On entering Samburu, it was late afternoon. We were soon watching our first Grant's Gazelles and that truly beautiful and local antelope, Gerenuk. It was a popular species for all participants. Later, we came across a party of Elephants and got excellent views. Other mammals included a herd of Impala, whilst some of the group also got to see a Reticulated Giraffe. This has to be the most attractive of the races of Giraffe which can be found in Kenya, and another local species with a very restricted range.

The highlight of the day for the two who saw it was a Leopard which crossed the road between the two mini buses. Unfortunately, it sloped off quickly into the bush, and in the rapidly fading light was not seen again.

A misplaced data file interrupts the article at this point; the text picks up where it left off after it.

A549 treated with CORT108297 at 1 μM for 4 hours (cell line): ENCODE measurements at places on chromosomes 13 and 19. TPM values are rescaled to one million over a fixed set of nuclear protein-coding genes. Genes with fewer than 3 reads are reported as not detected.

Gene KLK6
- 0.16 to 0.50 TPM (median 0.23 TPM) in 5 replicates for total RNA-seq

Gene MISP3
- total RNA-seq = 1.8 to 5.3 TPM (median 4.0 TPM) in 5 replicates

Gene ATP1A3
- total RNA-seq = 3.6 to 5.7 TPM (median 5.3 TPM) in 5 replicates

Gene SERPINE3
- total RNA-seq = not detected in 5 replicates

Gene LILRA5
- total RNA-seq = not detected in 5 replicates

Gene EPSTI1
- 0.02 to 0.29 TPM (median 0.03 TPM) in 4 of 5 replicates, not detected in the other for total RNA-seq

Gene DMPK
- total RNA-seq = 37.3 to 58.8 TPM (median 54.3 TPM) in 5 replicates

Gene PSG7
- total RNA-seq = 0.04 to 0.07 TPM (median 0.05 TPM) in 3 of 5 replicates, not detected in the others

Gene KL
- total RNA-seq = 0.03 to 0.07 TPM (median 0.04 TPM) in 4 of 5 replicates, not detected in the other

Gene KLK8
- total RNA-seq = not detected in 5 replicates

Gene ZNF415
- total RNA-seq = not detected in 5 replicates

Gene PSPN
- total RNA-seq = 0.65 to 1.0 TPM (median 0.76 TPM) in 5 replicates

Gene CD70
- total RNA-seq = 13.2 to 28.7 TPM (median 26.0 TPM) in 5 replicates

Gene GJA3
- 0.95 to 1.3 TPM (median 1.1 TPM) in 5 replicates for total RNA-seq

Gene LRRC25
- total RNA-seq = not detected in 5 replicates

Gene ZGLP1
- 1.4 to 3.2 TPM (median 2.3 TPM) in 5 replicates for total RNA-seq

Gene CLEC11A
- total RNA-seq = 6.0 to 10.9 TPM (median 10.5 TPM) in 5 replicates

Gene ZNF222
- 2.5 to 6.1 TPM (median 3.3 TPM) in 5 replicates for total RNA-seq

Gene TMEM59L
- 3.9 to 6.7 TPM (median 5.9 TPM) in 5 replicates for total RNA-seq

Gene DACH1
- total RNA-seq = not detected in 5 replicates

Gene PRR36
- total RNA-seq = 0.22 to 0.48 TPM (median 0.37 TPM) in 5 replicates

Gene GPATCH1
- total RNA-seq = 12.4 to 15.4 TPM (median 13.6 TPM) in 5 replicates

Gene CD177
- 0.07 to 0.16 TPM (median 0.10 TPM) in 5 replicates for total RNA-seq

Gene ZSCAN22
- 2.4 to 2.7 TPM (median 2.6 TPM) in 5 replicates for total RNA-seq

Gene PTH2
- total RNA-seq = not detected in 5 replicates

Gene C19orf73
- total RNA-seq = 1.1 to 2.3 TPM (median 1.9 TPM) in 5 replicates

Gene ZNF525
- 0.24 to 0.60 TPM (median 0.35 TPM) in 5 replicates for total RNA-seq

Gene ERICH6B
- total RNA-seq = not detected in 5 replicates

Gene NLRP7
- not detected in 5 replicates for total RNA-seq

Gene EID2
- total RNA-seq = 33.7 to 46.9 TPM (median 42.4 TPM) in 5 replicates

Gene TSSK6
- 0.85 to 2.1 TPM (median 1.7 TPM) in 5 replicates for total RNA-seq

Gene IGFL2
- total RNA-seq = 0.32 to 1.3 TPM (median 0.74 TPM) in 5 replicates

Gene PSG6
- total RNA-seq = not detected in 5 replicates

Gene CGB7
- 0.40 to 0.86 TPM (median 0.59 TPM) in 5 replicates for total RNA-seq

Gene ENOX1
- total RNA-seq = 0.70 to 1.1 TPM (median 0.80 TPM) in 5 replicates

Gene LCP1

We checked in to the Lodge and over dinner reflected on the day's sightings. During dinner, an African Civet was seen at the floodlit waterhole in front of the restaurant. We all agreed that it had been a great start to the trip.

Monday 29th October, 2007

Beautiful hot sunny day. Cloudless much of the time.

Today we were to explore as much of the Samburu Game Reserve as possible in order to see as much of its wildlife as we could. We had two game drives. The morning one was from 7:30 am to noon. The afternoon one was from 15:30 to 18:30.